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Have a Heart, Kill Your Lawn

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Source: Katie McKissick’s Symbiartic post: Don’t Be a Water Jerk.
Image © Katie McKissick

Few things are more inviting than a flawless green turf, stretching out before you like a luscious green tumbling mat – unless, of course, that lawn is in the Southwestern United States and you are aware of the severity of the drought that marches on in the region. Science comic and California resident Katie McKissick refuses to bow to the peer pressure of the green lawns in her neighborhood, though, and has created a series of badges to explain her singed, lifeless lawn to the quizzical neighbors (who listen intently to her reasoning while mindlessly hosing off their sidewalks…) Wear them with pride, water-conservationists!

More amusing badges by McKissick can be found in her Symbiartic post: Don’t Be a Water Jerk.

Kalliopi Monoyios About the Author: Kalliopi Monoyios is an independent science illustrator. She has illustrated several popular science books including Neil Shubin's Your Inner Fish and The Universe Within, and Jerry Coyne's Why Evolution is True. Find her at Follow on Twitter @symbiartic.

The views expressed are those of the author and are not necessarily those of Scientific American.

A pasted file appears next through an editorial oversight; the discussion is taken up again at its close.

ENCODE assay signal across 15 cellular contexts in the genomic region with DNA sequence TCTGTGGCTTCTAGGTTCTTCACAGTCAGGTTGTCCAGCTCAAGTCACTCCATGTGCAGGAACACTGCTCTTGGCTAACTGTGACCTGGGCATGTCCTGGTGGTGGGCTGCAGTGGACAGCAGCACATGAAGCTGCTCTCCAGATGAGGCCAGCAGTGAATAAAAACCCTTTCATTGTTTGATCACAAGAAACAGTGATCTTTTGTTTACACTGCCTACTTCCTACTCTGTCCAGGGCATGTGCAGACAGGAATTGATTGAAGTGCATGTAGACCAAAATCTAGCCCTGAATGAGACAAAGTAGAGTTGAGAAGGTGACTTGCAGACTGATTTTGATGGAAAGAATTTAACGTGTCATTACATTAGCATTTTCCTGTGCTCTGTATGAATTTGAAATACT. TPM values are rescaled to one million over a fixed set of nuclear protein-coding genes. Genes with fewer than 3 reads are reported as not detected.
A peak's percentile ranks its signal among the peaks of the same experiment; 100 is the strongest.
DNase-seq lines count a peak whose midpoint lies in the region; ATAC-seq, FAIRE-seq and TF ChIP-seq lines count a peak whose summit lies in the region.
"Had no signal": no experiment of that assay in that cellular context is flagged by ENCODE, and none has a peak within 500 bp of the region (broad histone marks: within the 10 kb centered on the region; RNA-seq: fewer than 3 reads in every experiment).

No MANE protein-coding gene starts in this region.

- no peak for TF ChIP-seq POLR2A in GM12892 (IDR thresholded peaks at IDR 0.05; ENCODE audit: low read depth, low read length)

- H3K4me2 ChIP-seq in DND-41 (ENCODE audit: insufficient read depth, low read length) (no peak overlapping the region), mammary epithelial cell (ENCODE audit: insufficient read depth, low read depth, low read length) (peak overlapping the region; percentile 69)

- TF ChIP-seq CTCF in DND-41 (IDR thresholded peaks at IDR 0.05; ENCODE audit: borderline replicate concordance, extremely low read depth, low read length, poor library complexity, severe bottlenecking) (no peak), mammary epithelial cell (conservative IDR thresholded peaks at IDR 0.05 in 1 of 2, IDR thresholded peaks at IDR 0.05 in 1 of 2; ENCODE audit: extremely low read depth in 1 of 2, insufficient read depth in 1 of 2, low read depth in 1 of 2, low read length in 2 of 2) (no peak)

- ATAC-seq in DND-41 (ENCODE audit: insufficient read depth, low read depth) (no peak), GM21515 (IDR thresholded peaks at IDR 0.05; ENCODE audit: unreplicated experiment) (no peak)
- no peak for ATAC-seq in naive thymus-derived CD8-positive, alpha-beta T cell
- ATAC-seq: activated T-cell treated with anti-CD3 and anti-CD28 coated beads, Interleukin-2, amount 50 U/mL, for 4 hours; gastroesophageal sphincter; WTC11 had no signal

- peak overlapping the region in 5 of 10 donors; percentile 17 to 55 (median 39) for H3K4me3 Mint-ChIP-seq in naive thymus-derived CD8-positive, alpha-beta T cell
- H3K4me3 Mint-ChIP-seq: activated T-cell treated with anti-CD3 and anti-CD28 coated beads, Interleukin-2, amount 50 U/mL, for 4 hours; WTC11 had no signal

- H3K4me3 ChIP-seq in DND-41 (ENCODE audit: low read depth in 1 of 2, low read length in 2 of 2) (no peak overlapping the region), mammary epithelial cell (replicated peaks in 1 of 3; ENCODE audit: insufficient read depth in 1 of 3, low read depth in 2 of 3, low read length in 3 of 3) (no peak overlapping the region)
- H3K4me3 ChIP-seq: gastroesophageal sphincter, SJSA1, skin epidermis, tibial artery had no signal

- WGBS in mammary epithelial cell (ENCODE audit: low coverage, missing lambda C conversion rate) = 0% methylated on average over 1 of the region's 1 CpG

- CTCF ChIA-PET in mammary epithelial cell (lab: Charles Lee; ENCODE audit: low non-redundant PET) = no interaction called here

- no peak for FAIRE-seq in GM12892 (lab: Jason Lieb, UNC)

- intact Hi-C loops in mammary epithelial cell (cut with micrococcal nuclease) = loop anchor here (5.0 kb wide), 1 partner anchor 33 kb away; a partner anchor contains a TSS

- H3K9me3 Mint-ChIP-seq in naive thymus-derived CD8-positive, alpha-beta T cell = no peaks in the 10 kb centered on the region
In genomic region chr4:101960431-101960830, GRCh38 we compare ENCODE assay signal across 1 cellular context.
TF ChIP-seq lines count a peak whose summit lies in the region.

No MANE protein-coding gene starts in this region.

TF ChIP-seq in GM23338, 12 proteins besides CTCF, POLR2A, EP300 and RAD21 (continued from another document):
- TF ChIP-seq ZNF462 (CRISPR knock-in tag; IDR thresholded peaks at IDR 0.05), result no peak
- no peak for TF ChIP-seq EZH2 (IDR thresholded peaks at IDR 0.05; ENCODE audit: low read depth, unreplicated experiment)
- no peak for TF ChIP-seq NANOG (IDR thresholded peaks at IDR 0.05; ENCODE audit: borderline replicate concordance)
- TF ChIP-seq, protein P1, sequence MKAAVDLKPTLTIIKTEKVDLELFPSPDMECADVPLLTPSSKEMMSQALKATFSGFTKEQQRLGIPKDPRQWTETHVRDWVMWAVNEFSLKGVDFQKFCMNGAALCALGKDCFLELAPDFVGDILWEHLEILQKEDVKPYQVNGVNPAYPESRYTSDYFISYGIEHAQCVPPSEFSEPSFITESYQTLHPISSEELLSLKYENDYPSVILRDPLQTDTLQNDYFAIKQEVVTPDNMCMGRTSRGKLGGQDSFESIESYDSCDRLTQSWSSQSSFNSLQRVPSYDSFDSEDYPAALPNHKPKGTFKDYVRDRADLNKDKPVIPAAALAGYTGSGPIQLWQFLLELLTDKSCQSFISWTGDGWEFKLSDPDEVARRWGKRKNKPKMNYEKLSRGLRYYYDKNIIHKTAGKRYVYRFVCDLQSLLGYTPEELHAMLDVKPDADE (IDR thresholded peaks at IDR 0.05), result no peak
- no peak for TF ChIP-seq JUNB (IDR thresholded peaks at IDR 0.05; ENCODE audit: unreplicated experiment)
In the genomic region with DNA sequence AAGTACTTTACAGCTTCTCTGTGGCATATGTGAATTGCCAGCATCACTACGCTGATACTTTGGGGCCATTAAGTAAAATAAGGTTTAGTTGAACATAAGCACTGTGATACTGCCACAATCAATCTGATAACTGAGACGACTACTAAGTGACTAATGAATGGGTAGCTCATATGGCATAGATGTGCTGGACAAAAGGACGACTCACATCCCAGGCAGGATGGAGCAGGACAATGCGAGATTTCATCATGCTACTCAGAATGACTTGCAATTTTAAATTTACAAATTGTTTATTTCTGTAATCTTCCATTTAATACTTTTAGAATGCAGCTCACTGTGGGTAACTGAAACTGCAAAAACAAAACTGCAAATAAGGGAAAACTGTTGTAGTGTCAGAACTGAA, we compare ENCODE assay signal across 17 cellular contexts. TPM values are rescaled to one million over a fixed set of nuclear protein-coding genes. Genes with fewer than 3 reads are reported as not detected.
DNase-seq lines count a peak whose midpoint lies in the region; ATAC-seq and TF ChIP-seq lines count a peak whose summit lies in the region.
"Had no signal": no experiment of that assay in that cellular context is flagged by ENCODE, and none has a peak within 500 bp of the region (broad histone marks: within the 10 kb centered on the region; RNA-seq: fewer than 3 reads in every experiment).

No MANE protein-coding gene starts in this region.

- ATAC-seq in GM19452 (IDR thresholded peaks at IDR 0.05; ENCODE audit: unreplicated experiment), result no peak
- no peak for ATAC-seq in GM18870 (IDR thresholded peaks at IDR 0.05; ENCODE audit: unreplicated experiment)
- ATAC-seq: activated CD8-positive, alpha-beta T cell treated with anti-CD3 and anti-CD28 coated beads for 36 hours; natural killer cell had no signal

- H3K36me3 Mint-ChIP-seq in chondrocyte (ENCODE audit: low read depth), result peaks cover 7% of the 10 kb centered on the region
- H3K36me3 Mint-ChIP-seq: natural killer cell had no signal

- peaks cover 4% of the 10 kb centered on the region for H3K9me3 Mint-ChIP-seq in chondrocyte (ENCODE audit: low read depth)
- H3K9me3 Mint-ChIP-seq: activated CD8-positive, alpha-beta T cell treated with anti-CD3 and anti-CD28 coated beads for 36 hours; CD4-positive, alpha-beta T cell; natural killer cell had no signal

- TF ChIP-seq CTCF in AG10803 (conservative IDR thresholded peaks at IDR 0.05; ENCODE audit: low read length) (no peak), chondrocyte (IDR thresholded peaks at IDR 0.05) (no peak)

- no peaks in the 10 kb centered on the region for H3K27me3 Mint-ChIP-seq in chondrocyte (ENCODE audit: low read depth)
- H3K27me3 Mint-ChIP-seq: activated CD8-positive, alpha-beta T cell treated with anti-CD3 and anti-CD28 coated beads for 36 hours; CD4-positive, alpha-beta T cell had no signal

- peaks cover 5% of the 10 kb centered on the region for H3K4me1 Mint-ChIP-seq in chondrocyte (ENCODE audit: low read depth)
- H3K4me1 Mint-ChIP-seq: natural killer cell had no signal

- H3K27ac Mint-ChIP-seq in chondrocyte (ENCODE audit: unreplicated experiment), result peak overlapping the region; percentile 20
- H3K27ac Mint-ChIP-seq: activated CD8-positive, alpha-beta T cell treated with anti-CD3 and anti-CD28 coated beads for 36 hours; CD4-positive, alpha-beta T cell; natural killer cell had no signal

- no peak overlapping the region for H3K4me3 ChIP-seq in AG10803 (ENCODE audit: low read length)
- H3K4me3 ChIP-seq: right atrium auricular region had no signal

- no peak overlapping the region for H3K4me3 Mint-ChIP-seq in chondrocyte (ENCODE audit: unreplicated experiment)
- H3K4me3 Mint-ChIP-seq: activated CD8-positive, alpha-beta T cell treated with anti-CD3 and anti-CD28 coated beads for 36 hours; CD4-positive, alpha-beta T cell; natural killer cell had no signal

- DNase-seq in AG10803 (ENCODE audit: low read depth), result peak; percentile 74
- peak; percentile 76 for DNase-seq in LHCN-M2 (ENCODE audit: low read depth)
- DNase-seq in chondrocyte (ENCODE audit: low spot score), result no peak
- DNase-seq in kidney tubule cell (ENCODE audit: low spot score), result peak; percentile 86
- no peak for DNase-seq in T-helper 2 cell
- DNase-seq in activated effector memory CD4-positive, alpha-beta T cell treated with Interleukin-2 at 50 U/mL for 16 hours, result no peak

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  1. 1. greenhome123 1:55 pm 07/1/2014

    With a solar panel, car battery, inverter, and a dehumidifier you can make about 5 gallons of water per day.

    Link to this
  2. 2. Sean McCann 11:22 am 07/2/2014

    It is also a good way to make your lawn inhospitable to European Fire Ants (if they are in your area).

    Link to this
  3. 3. pbjenny 1:39 pm 07/3/2014

    The Ladybird Johnson Wildflower Center in Texas is developing drought adaptive native grass lawns. Call it Habiturf. Suppose to be low water lawns (twice a month).

    Link to this
  4. 4. PaulScott 6:27 pm 07/6/2014

    Here in CA, the number one use of electricity is the pumping of water. Second place is the extraction and refining of oil into gasoline and diesel.

    Saving water is also saving electricity which is saving on pollution from oil, coal and natural gas. The dots are all connected.

    Link to this

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